There are various ways of determining the force acting on an object in a magnetic field in air or in vacuum. A very straightforward and general method is one in which Maxwell's equations in vector notation are used to calculate a fictitious force density at a surface that completely encloses the object:

(2) |

where the
vector
is the magnetic flux
density,
the outward-directed unit vector perpendicular to the enclosing surface
and the
magnetic permeability of free space; see *fig. 2a*. The total vector
force
acting on the object is then found from

(3) |

where *S'* is the total area of the enclosing surface with surface element
d*s*. The enclosing surface *S'* may coincide with the surface
*S* of the object.

After some manipulation, expressions for the
component
of the force density perpendicular to the surface ('tensile or compressive
stress') and the
component
along the surface ('shear stress') can be derived from (2):

(4) | |

(5) |

where
is the normal component
and the
tangential component
of . The
relation between the two components
of and
the angle
that
makes with the surface is shown in fig. 2*b*:
for =
0 and for
the
component
and is
at a maximum, and
for the
component
and is
at a maximum.

In a magnetic bearing we have a cylindrical object that is levitated in a
magnetic field. For the cylindrical surface of the shaft it is then desirable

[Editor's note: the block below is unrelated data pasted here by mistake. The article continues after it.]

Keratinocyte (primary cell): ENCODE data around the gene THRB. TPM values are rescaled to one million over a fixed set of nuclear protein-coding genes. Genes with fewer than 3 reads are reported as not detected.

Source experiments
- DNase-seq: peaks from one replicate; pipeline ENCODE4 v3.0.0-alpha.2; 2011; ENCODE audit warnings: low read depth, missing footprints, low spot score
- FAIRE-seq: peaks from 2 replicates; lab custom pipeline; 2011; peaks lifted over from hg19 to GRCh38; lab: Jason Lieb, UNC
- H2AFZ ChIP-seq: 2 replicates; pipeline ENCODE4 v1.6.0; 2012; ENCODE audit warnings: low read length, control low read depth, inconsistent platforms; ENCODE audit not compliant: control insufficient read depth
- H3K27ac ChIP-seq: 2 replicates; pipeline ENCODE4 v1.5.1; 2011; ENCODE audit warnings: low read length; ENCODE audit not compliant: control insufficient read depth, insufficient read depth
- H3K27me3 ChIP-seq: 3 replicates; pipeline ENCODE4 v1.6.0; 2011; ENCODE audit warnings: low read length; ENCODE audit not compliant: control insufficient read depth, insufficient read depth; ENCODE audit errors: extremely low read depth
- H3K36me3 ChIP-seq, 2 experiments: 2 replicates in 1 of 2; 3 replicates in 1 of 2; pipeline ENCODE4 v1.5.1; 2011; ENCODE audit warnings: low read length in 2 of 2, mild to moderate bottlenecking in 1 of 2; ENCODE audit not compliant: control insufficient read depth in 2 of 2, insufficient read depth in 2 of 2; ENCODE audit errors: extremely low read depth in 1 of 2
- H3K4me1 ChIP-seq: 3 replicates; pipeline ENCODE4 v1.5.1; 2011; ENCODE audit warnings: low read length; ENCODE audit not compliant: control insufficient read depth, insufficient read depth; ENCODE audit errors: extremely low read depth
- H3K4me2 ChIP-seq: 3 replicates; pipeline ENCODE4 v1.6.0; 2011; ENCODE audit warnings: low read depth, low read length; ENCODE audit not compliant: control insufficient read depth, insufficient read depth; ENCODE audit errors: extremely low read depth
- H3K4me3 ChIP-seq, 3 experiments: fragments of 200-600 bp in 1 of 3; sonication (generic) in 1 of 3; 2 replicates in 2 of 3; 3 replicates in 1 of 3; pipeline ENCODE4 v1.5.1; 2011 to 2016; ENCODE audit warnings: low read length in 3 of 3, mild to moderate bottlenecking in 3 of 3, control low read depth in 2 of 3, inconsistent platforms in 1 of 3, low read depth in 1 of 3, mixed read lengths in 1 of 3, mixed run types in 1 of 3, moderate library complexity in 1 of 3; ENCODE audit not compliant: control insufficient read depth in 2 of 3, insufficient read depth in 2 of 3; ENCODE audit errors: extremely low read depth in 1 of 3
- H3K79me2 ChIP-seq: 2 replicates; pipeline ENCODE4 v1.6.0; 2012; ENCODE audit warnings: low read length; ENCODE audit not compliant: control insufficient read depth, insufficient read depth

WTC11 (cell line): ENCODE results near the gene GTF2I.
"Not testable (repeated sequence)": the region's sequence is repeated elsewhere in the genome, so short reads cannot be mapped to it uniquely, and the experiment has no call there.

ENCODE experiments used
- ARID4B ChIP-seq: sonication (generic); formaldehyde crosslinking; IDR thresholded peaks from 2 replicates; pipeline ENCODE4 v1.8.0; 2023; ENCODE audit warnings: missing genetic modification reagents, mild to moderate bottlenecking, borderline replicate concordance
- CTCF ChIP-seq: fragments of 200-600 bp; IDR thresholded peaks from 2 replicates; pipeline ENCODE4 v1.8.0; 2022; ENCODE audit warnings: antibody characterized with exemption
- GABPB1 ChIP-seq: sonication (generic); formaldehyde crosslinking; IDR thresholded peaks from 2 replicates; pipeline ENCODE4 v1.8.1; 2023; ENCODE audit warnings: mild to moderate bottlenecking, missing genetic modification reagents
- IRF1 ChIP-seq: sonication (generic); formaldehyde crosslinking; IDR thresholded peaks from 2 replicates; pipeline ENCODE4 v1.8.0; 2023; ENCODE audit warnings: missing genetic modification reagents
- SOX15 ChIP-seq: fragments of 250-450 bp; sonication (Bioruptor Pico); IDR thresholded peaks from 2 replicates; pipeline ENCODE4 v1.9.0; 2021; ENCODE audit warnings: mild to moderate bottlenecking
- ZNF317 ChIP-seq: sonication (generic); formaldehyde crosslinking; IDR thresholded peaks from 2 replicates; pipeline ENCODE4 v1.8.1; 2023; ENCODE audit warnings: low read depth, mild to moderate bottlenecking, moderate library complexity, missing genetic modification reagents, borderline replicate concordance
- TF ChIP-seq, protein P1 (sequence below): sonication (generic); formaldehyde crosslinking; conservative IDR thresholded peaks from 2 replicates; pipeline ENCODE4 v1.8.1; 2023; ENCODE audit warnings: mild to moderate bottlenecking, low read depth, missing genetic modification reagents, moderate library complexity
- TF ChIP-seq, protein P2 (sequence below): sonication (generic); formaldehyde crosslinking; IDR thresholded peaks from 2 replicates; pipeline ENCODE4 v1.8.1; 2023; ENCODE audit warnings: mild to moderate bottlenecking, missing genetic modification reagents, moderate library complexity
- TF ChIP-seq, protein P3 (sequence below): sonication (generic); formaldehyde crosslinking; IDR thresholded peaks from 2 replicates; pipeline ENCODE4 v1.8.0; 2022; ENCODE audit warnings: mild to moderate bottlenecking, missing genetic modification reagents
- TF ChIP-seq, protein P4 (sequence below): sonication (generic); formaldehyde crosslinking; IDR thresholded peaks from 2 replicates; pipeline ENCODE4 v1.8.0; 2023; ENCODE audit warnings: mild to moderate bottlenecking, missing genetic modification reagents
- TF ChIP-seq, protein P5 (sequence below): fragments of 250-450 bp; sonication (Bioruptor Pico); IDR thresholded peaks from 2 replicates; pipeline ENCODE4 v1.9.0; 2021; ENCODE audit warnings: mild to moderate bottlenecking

that *p _{n}* should be large and

The question is now whether the situation shown in fig. 2*c* is in conflict
with Earnshaw's theorern as stated above. We shall find that this is not
the case.

A situation as shown in fig. 2*c* can be obtained by making use of the
effect of superconductivity. If niobium or lead ('superconductors of the
first kind') are in the superconducting state, any change in the magnetic
flux density causes permanent eddy currents at the surface of the material,
their magnitude and direction being such as to cancel the effect of this
change. No magnetic flux can therefore be generated in these superconductors.
This situation corresponds to that in a hypothetical material whose magnetic
permeability is equal to zero. The lines of force representing the magnetic
field cannot penetrate into the material; see fig. 2*c*. In *fig.
3a* this situation is shown again for the case where the centre-line of
the shaft coincides with the plane of the diagram and for a different direction
of the flux density. The maximum force density that can be achieved
is , from
(4). The flux density at the boundary surface of superconductors of the first
kind must remain limited to between 0.1 and 0.3 T (tesla or
Wb/m^{2}), since otherwise the superconductivity would vanish. The
corresponding force density is at the most 3 10^{4} N/m^{2}